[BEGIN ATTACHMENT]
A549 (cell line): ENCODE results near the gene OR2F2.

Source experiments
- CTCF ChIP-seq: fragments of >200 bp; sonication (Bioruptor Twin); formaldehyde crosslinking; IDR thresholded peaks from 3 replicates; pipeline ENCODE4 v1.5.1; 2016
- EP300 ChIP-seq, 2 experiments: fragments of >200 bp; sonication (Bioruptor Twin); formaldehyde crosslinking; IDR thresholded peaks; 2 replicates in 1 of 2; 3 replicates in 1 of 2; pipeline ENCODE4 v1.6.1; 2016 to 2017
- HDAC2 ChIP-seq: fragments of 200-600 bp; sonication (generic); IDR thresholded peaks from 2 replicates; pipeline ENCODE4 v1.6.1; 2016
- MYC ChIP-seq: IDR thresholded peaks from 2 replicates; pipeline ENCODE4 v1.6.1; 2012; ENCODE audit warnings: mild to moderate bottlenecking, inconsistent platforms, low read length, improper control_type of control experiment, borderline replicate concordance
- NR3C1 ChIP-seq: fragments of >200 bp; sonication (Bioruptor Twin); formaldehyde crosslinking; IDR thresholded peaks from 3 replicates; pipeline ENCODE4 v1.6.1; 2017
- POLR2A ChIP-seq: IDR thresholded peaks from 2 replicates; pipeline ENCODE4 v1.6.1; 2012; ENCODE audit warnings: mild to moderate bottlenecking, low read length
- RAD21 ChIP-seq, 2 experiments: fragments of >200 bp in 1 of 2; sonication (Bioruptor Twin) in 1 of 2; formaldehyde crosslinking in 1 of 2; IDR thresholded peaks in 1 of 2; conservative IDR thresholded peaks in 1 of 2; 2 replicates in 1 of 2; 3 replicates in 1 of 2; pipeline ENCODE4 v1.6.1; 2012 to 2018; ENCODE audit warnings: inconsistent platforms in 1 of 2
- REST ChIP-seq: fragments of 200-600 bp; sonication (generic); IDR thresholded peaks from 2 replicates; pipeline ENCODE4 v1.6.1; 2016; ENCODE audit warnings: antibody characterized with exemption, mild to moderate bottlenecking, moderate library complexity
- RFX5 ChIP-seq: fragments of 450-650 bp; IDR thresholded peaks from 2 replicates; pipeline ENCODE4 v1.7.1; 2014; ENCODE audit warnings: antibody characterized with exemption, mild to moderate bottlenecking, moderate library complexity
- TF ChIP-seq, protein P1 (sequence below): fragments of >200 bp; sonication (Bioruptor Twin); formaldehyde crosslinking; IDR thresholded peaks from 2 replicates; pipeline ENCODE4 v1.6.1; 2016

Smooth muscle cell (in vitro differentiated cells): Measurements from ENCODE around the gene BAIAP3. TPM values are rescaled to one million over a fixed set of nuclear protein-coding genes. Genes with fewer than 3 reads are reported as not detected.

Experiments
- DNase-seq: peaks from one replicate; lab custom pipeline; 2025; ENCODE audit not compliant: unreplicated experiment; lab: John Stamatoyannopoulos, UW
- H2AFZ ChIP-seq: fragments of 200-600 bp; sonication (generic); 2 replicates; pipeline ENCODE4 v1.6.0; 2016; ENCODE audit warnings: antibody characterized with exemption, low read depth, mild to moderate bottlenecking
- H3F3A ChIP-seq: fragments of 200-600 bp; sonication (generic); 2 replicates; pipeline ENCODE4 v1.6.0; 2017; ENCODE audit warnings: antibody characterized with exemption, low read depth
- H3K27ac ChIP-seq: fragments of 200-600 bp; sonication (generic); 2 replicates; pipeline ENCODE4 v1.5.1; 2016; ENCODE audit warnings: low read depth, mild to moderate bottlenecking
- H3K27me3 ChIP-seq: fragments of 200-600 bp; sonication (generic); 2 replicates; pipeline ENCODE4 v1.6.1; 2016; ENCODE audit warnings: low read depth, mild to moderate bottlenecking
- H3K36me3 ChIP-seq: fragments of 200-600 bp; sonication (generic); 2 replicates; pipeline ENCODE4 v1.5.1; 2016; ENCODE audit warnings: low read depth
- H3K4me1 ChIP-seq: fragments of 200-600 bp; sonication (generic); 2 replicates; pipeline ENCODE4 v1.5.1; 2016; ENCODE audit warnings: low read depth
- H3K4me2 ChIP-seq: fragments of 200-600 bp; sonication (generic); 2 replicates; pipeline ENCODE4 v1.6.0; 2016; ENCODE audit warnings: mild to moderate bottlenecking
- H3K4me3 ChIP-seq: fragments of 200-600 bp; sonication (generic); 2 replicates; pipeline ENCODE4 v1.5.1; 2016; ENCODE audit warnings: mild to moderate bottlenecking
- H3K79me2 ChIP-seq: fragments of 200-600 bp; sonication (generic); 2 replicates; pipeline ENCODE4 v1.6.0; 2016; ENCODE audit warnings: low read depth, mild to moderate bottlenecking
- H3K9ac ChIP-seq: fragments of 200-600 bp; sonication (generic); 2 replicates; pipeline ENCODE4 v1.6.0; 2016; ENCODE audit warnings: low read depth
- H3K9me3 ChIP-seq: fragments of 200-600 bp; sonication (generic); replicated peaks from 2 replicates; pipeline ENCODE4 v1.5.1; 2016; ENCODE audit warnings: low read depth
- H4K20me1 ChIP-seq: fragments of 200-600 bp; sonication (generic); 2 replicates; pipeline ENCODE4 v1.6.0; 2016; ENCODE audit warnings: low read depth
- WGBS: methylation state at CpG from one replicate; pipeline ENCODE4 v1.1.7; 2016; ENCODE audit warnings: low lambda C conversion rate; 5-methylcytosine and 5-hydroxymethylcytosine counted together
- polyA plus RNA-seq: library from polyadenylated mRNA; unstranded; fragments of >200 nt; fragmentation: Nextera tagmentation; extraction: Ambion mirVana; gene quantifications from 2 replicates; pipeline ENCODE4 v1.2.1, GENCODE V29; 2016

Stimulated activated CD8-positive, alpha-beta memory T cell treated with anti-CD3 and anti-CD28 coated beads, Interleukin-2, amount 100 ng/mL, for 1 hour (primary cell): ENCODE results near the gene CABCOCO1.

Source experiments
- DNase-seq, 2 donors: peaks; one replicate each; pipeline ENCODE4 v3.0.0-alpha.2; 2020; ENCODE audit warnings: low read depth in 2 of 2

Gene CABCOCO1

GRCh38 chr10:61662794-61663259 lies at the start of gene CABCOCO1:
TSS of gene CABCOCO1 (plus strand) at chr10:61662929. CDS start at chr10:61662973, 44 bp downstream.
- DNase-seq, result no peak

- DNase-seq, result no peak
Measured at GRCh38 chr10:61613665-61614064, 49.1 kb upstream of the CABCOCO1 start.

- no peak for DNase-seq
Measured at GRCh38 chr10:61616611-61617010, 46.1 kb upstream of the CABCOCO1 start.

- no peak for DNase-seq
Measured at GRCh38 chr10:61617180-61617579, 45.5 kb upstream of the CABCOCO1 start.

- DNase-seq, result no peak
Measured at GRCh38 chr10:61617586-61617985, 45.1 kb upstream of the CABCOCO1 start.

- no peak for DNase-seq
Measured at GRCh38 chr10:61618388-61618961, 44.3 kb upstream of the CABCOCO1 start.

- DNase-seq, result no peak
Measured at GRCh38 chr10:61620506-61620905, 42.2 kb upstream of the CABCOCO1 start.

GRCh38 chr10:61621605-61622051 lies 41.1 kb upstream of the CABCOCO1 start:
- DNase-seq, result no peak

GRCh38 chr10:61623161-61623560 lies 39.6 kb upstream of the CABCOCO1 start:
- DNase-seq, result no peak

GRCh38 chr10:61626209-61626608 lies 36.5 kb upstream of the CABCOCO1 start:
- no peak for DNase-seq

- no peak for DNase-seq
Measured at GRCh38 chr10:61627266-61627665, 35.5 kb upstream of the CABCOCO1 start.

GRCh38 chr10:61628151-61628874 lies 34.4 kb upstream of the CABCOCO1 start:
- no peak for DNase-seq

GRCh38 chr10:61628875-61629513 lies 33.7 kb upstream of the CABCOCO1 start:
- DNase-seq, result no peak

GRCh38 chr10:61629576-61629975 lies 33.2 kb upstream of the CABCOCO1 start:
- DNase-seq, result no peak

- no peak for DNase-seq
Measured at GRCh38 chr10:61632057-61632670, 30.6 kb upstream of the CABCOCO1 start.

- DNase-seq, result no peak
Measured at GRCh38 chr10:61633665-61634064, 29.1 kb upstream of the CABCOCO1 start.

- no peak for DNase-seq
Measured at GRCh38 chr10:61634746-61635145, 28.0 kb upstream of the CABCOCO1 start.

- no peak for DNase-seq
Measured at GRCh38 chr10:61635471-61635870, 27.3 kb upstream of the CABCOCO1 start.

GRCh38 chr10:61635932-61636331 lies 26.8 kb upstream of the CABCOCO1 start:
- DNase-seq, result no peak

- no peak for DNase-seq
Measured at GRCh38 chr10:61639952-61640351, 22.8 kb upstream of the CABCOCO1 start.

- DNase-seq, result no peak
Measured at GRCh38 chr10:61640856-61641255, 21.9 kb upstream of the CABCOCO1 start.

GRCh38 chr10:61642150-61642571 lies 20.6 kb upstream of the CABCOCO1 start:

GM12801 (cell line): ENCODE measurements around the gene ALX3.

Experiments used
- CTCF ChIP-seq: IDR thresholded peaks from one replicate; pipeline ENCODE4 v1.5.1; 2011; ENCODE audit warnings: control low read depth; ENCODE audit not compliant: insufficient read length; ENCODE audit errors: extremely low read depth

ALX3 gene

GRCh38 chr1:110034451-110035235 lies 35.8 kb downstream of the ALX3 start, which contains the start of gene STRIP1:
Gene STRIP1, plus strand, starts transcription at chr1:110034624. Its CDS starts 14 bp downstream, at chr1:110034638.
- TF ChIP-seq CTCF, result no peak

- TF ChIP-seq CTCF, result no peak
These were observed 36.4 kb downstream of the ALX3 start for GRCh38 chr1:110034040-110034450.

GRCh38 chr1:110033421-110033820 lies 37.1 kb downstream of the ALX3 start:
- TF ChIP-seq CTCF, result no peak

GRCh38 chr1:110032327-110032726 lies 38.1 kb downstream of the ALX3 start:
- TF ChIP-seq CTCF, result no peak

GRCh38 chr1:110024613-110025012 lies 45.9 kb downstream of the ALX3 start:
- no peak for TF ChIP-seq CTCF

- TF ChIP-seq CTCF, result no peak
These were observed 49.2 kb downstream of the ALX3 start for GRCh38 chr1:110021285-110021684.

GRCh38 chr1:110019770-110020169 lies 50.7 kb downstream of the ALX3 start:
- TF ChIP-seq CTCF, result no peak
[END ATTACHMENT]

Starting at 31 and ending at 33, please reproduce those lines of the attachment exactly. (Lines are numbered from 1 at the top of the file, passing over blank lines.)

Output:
Source experiments
- DNase-seq, 2 donors: peaks; one replicate each; pipeline ENCODE4 v3.0.0-alpha.2; 2020; ENCODE audit warnings: low read depth in 2 of 2

Gene CABCOCO1